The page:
Intentional Torts


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1 INTENTIONAL TORTS OUTLINE 1) INTENT a) Garret v. Dailey i) Boy pulls chair out from π as π sits down. ii) If Boy knows with substantial certainty that a particular effect will occur as a result of his action, he is deemed to have intended that result. b) Spivey v. Battaglia i) Friendly unsolicited hug by , who knew that π was shy. ii) Π suffered damages from hug, filed suit for assault and battery & negligence. iii) Intent (battery)—knowledge with a substantial certainly of harmful or offensive contact. iv) Negligence when a danger is only a foreseeable risk, which a reasonable person would avoid. v) held liable for negligence because the did not know with substantial certainty that there was a harmful or offensive contact, so the risk was only foreseeable. c) Ranson v. Kitner i) Hunter shot what he thought was a wolf, but instead was plaintiffs dog. ii) It it’s the intent to invade the interest of another that matters. (GENERAL RULE) iii) Doctrine of Mistake is an exception to the general rule. (1) Generally, mistake to the identity of the person or animal does not negate intent. If he were not held liable for his mistake, he would be unjustly enriched. iv) Knowledge with substantial certainty that harm will occur.—required for intentional tort. d) McGuire v. Almy i) Mentally insane woman attacked her caretaker. ii) The particular intent that would be necessary in order to render a normal person liable, the insane person, in order to be liable, must have been capable of capable of entertaining that same intent and must have entertained it in fact. iii) was capable of entertaining and did entertain the intent to strike and injure π, and she acted upon that intent, therefore, she was liable. e) Talmage v. Smith i) threw stick intending to hit boy other than π. ii) Transferred intent : Law recognizes that intent can transfer from one cause of action to another and from one person to another. iii) There are 5 torts that fall within the trespass writ: battery, assault, false imprisonment, trespass to land, and trespass to chattels. When intends any one of the 5, and accidentally accomplishes any 1 of the 5, the doctrine applies and the is liable. 2) BATTERY a) Cole v. Turner i) Battery —intentional infliction of harmful or offensive contact.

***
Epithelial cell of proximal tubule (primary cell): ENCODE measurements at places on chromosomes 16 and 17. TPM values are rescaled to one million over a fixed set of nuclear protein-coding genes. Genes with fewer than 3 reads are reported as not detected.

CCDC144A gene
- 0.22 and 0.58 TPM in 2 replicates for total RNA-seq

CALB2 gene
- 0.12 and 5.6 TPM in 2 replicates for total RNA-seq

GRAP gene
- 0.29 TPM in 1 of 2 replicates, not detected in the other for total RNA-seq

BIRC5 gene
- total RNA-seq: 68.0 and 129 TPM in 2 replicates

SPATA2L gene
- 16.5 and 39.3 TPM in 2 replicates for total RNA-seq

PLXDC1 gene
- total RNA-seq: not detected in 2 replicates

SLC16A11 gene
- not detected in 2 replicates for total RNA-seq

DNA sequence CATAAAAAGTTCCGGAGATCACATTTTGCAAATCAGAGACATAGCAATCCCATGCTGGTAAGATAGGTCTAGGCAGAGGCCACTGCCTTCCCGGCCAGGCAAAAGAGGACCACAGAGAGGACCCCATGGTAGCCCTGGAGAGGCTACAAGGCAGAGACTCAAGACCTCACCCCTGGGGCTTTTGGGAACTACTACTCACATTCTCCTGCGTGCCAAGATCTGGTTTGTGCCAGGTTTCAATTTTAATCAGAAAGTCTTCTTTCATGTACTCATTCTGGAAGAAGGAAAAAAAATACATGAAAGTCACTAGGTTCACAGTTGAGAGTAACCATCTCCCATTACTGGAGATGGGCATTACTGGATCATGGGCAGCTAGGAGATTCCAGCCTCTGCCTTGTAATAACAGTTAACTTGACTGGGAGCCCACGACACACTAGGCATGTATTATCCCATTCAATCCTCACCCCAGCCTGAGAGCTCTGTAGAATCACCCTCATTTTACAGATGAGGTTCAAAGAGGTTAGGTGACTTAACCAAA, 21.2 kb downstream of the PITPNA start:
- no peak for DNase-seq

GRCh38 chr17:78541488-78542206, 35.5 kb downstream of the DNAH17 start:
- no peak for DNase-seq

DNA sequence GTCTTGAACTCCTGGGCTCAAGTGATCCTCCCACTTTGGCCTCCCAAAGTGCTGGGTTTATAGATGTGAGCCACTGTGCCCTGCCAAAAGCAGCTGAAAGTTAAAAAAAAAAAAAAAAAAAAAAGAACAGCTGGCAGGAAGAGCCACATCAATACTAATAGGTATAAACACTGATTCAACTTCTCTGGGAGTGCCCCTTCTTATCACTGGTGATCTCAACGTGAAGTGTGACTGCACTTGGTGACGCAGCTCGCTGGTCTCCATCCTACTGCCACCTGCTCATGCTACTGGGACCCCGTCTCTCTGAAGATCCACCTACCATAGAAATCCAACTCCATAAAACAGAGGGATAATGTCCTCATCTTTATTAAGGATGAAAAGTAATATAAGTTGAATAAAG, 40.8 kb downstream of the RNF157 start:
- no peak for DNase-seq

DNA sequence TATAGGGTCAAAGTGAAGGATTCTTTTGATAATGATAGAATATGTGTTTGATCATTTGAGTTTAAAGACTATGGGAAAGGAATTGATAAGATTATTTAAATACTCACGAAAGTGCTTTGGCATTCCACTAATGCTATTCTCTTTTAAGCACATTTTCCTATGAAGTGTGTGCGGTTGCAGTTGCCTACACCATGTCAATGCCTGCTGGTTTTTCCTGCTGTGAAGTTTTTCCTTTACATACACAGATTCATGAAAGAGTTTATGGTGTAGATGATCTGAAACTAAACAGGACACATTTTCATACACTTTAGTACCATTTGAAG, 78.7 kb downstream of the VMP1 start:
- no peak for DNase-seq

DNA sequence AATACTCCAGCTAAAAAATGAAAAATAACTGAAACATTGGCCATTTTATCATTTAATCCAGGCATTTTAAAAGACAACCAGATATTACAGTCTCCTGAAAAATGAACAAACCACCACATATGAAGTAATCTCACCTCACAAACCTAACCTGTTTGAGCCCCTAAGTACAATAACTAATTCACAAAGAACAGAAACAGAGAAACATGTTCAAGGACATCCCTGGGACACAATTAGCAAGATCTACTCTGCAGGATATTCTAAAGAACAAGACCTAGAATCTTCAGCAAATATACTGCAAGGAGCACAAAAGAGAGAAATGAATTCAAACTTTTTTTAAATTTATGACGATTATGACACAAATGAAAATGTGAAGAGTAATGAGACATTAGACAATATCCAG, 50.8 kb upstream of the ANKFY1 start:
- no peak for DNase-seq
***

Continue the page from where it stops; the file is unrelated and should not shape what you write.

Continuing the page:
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ii) What elements are necessary for cause of action? (1) The intent to bring about a harmful or offensive contact. (2) Knowledge with substantial certainly that my actions will bring about a harmful or offensive contact. iii) It is a reasonableness standard that is applied to the offensive contact. b) RESTATEMENT (SECOND) OF TORTS (1965) i) "§ 13. Battery: Harmful Contact (1) "An actor is subject to liability to another for battery if: (a) "He acts intending to cause a harmful or offensive contact with the person of the other or a third person, or an imminent apprehension of such a contact, and (b) “A harmful contact with the person of the other directly or indirectly results." ii) "§ 18. Battery: Offensive Contact
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This note was uploaded on 02/21/2009 for the course LAW LAW 101 taught by Professor Bowman during the Spring '98 term at Cornell College.

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